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      Serum creatinine levels in the US population: third National Health and Nutrition Examination Survey.

      American Journal of Kidney Diseases

      epidemiology, Adult, Age Distribution, Aged, Child, Creatinine, blood, Diabetes Mellitus, ethnology, Ethnic Groups, statistics & numerical data, Adolescent, Female, Health Surveys, Humans, Hypertension, Male, Middle Aged, Prevalence, Reference Values, Sex Distribution, United States

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          Abstract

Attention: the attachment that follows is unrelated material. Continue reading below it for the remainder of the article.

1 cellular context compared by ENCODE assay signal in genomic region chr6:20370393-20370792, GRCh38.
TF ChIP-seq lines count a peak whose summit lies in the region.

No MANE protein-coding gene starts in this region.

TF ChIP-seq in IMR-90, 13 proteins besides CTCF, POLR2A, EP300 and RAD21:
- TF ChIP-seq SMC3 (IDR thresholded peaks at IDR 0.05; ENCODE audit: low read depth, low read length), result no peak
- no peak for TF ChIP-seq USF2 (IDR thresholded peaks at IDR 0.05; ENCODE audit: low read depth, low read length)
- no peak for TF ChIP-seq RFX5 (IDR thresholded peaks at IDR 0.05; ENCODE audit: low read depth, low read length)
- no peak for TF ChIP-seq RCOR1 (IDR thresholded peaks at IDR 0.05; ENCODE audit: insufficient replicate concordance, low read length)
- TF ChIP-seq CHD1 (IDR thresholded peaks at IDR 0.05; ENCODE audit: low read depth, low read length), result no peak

This report describes the distribution of serum creatinine levels by sex, age, and ethnic group in a representative sample of the US population. Serum creatinine level was evaluated in the third National Health and Nutrition Examination Survey (NHANES III) in 18,723 participants aged 12 years and older who were examined between 1988 and 1994. Differences in mean serum creatinine levels were compared for subgroups defined by sex, age, and ethnicity (non-Hispanic white, non-Hispanic black, and Mexican-American). The mean serum creatinine value was 0.96 mg/dL for women in the United States and 1.16 mg/dL for men. Overall mean creatinine levels were highest in non-Hispanic blacks (women, 1.01 mg/dL; men, 1.25 mg/dL), lower in non-Hispanic whites (women, 0.97 mg/dL; men, 1.16 mg/dL), and lowest in Mexican-Americans (women, 0.86 mg/dL; men, 1.07 mg/dL). Mean serum creatinine levels increased with age among both men and women in all three ethnic groups, with total US mean levels ranging from 0.88 to 1.10 mg/dL in women and 1.00 to 1.29 mg/dL in men. The highest mean creatinine level was seen in non-Hispanic black men aged 60+ years. In the total US population, creatinine levels of 1.5 mg/dL or greater were seen in 9.74% of men and 1.78% of women. Overall, among the US noninstitutionalized population, 10.9 million people are estimated to have creatinine values of 1.5 mg/dL or greater, 3.0 million have values of 1.7 mg/dL or greater, and 0.8 million have serum creatinine levels of 2.0 mg/dL or greater. Mean serum creatinine values are higher in men, non-Hispanic blacks, and older persons and are lower in Mexican-Americans. In the absence of information on glomerular filtration rate (GFR) or lean body mass, it is not clear to what extent the variability by sex, ethnicity, and age reflects normal physiological differences rather than the presence of kidney disease. Until this information is known, the use of a single cutpoint to define elevated serum creatinine values may be misleading.

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